UK gilt market crisis leads regulators to dig deeper

UK gilt market crisis leads regulators to dig deeper image

Bank of England working paper underlines the importance of getting regulatory reporting right

The Bank of England’s recently released working paper ‘An anatomy of the 2022 gilt market crisis’ reminds us why regulatory reporting is so crucial to the healthy operation of the financial markets.

The paper, published in March, is a subject for further debate rather than a policy document. Nevertheless, the production of a 95-page document has clearly been prompted by a very keen interest.

A quick recap – what happened last year?

The Bank of England intervened on three separate occasions during September and October 2022 in order to maintain financial stability and prevent pension funds collapsing, following the Kwarteng/Truss ministerial statement, ‘The Growth Plan’ of 23 September 2022.

The paper’s author identified such extreme concentration in the liability driven investment (LDI) pension insurance industry that just 3 firms were accountable for 70% of UK gilts they were forced to sell to primary dealers in the eye of the storm.

Rapidly rising interest rates and inflation expectations at this time played havoc with the balance of assets and liabilities at these funds, particularly as real yields plummeted to new extreme negative levels.

The demands of future pensioners necessitate real, rather than nominal returns, i.e. pension funds need to be able to lock in a certain level of future spending power for their members, irrespective of the future path of inflation. When you discount future liabilities with ever more negative real yields, those liabilities grow alarmingly.

The LDI pension insurance industry faced the double whammy of significant bond market losses being compounded by margin calls on repo, inflation swap and OIS swap positions, meaning that they had to sell yet more gilts in order to cover these margin calls. Subsequently, the gilt market entered into something of a downward spiral, that it took BoE intervention to bring to a close. 

What does this mean for regulatory reporting?

On the first page of this working paper, the author places a quote prominently at the top of the page:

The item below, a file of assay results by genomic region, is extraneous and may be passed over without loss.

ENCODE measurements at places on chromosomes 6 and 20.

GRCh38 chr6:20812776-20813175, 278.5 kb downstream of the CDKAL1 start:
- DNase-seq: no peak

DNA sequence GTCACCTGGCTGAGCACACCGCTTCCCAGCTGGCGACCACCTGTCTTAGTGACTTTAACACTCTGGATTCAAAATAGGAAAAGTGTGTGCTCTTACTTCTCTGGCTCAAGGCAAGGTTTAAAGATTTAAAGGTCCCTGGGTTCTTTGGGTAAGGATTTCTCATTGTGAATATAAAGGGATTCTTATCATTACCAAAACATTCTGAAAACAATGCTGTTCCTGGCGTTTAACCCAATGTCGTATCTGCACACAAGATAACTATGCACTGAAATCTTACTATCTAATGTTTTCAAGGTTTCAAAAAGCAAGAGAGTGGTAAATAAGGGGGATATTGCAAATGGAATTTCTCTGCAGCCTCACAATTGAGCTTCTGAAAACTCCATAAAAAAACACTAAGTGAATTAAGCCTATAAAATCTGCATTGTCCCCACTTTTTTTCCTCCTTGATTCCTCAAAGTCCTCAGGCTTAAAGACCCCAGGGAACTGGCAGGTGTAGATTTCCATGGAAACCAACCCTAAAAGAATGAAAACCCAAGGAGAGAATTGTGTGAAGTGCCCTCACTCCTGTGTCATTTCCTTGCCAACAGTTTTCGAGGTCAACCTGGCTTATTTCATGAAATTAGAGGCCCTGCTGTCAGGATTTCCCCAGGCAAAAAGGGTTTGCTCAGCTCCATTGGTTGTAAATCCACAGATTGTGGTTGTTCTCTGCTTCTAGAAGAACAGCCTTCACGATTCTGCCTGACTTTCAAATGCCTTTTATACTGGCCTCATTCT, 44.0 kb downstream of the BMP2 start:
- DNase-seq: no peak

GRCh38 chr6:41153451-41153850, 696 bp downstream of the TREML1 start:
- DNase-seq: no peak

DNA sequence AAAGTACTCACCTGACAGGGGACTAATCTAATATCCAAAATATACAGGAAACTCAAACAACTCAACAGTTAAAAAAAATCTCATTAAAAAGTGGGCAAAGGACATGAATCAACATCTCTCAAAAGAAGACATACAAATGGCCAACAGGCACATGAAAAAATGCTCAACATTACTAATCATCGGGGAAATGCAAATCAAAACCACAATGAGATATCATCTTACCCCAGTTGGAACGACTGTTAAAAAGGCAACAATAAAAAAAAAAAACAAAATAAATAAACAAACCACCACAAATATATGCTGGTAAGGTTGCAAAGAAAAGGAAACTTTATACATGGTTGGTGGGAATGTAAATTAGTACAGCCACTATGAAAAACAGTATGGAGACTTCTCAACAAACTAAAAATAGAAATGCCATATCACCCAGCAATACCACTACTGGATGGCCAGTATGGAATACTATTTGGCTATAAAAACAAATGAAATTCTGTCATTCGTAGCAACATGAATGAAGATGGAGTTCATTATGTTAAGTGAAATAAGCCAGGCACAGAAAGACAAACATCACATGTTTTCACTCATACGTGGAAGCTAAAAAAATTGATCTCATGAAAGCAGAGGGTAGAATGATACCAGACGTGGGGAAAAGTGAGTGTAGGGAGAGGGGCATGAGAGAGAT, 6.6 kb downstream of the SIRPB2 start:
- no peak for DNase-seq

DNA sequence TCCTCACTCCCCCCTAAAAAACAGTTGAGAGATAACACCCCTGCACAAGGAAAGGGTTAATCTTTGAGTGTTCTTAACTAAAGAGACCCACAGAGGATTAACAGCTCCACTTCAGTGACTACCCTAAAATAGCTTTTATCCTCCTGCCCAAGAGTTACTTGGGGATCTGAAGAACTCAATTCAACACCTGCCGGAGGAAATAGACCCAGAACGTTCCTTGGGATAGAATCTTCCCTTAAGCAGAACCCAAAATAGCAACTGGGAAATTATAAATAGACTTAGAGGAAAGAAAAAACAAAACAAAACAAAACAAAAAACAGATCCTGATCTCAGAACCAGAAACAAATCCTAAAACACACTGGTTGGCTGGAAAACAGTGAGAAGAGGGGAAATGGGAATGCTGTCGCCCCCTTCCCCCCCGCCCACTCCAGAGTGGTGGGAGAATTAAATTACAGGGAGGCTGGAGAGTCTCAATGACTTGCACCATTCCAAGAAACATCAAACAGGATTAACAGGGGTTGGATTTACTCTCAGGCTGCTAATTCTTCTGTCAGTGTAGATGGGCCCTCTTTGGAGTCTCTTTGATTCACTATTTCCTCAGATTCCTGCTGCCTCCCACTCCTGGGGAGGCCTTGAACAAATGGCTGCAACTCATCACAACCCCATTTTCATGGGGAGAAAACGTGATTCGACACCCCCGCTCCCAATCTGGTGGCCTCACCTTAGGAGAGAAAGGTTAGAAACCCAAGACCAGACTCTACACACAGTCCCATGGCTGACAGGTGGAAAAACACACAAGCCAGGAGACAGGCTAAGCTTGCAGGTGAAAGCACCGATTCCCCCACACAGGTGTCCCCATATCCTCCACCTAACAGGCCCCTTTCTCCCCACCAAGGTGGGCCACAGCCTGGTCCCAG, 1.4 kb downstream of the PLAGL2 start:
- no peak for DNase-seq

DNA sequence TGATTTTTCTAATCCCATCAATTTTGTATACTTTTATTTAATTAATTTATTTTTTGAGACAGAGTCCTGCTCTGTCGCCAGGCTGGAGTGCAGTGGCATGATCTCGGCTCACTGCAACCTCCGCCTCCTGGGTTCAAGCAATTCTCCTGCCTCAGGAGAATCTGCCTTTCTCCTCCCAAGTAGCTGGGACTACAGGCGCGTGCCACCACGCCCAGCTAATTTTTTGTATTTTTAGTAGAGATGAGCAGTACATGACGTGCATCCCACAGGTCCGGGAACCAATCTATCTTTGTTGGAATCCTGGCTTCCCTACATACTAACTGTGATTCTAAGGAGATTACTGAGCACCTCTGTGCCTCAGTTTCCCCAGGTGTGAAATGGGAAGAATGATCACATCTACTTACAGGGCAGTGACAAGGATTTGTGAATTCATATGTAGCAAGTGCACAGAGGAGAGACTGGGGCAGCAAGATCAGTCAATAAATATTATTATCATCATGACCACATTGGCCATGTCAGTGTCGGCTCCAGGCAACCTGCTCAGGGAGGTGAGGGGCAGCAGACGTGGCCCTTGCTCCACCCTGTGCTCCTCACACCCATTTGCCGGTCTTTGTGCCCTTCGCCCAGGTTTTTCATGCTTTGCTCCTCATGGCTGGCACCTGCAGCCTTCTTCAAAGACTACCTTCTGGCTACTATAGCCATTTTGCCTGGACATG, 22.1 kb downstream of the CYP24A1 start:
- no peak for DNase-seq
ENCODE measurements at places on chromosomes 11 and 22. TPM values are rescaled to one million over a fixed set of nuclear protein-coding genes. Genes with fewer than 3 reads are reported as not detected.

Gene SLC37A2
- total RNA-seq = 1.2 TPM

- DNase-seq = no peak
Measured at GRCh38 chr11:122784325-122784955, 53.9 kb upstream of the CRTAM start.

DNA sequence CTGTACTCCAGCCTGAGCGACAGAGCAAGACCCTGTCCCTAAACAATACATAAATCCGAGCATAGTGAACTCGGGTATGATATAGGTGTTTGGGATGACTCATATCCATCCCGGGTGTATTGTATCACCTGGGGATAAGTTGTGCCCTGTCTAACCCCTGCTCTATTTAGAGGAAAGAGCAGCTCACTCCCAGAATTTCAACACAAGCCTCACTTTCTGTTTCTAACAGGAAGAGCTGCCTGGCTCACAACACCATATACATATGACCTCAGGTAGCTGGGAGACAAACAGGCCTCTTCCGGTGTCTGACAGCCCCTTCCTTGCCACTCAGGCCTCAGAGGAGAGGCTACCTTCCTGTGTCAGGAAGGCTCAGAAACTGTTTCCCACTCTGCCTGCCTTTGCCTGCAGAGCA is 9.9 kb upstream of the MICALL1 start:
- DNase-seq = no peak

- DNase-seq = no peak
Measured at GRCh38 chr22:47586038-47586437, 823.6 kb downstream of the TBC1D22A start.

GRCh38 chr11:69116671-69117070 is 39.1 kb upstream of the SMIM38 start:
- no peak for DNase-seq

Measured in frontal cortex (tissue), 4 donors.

“It was not quite a Lehman moment. But it got close.”

(ref: Sep 2022, senior London-based banker).

One of the outcomes of the last financial crisis was the additional regulatory reporting obligations that were placed on firms to ensure that both prudential and conduct regulators had sufficient transparency of derivative markets, securities financing markets and greater transparency of securities markets.

This was achieved through the regulatory reporting regimes introduced post-crisis – EMIR, SFTR/MMSR/SMMD (financing & money markets) and a significant broadening of the MiFID transaction reporting requirements via MiFID II.

These obligations allow regulators to quantify and respond effectively to the macro-systemic risks around solvency, market stability and concentration risks.  The Bank of England has been able to use this data; MiFIR RTS 22 transaction reporting (UK government bond, inflation linked and conventional ‘gilt’ markets), EMIR reporting (inflation & OIS swaps, UK gilt futures) and Sterling Money Market Daily (SMMD) reporting (UK gilt repo market) to produce this.

Clearly, if the bank’s efforts were thwarted by low quality data stemming from firms’ transaction reports, the firms’ CEO and compliance officers would be the first to hear about it in no uncertain terms! Any reporting errors could lead to costly audits or investigations and potentially substantial fines and reputational damage. Firms need to ensure they have robust controls and procedures in place, including how accurately they report under these regimes.

  • Read the full working paper on the Bank of England’s website
  • If you have concerns about the quality of your transaction reporting under any of the regimes referenced in this blog or for a conversation with Jonathan Lee. Please contact us